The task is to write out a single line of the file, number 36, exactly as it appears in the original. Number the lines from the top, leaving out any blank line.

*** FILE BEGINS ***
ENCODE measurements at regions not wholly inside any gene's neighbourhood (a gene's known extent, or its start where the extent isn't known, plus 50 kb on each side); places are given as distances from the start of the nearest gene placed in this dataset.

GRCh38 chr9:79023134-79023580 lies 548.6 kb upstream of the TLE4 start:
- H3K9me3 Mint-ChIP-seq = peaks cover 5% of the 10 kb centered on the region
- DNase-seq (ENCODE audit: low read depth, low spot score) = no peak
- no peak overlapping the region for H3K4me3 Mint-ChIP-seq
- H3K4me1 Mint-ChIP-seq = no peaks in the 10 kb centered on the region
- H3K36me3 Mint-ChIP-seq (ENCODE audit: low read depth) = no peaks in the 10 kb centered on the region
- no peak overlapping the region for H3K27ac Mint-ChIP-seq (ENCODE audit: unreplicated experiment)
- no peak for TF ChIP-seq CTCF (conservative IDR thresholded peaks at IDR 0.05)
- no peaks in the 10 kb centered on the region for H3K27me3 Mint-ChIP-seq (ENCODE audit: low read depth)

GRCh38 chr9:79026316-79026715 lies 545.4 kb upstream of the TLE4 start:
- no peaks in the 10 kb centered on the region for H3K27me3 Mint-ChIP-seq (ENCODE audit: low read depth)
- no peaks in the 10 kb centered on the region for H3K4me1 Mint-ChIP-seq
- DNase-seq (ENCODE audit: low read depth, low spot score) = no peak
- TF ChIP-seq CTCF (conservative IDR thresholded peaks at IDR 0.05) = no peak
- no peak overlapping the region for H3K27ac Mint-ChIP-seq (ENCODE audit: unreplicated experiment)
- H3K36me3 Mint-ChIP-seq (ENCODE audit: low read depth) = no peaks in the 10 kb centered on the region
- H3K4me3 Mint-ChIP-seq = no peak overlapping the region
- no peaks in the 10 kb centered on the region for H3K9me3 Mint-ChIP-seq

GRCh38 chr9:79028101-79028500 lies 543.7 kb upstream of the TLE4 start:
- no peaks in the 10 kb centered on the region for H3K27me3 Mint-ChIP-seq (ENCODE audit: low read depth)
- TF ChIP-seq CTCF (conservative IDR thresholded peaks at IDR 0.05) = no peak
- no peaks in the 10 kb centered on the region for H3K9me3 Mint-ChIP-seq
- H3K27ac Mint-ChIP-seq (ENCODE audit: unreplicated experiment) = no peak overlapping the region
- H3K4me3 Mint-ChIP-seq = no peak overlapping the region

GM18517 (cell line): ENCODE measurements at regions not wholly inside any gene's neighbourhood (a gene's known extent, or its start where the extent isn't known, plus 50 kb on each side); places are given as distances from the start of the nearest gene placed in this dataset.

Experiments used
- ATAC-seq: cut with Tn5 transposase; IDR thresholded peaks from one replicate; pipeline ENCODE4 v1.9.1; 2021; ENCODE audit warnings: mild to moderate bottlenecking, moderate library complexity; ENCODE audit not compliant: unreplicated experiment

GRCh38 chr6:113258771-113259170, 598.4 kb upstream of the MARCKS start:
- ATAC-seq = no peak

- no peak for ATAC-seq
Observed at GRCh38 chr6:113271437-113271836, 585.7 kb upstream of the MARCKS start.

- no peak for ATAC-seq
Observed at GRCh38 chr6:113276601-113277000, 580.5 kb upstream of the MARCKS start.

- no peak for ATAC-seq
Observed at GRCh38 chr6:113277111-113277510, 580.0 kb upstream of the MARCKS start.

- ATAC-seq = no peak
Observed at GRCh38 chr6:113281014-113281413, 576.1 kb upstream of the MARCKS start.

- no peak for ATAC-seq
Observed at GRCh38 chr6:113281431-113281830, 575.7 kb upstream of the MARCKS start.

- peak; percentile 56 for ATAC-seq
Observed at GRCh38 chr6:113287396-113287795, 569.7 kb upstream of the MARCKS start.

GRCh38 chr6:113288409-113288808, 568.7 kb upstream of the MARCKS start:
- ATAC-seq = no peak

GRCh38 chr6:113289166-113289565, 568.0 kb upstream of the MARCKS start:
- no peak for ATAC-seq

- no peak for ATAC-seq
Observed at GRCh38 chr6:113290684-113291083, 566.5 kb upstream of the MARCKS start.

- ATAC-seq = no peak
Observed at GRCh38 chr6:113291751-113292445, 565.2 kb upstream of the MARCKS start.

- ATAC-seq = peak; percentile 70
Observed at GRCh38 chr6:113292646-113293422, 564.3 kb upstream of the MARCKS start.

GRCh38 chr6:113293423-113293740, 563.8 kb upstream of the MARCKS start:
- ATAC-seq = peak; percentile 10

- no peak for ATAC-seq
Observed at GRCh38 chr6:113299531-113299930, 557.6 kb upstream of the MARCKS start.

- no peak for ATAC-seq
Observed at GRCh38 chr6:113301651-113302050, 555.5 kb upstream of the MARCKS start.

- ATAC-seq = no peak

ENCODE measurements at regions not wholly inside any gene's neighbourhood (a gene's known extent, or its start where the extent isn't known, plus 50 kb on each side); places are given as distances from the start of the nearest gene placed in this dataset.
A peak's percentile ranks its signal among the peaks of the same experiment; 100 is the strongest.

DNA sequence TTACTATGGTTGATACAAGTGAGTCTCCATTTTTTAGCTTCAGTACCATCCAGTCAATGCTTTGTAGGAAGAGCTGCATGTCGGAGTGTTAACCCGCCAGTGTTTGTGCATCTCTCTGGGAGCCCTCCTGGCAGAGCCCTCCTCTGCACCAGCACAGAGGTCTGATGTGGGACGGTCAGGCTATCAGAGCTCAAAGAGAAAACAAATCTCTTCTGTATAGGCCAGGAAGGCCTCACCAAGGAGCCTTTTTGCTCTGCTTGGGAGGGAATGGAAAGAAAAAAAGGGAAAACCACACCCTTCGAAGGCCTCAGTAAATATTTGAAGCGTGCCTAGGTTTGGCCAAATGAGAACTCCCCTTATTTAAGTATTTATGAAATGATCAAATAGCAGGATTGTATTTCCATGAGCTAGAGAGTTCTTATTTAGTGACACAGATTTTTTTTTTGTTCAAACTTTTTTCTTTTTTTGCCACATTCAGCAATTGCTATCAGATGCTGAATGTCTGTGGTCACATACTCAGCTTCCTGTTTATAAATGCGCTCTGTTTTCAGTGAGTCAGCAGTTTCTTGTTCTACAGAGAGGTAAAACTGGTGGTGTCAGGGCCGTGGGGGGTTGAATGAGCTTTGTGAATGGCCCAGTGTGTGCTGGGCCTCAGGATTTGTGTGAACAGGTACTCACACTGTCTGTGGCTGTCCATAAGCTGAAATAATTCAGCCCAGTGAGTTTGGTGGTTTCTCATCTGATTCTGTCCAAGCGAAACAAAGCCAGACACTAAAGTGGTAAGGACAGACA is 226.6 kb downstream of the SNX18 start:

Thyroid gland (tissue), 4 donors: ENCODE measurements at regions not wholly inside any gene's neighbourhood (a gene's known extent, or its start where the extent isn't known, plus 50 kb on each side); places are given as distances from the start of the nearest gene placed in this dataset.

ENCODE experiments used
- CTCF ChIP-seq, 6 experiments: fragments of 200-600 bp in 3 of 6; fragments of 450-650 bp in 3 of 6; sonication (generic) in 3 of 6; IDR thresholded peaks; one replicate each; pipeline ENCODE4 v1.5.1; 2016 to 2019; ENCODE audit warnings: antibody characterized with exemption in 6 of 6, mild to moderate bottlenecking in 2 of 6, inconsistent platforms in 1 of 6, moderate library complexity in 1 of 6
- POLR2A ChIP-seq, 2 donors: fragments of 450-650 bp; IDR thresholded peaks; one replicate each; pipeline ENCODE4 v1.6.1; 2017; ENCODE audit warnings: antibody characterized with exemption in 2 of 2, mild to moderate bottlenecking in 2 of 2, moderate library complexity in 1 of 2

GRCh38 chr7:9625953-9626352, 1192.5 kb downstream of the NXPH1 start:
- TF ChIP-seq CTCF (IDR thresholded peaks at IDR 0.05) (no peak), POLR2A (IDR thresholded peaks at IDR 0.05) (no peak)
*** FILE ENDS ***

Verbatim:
Observed at GRCh38 chr6:113277111-113277510, 580.0 kb upstream of the MARCKS start.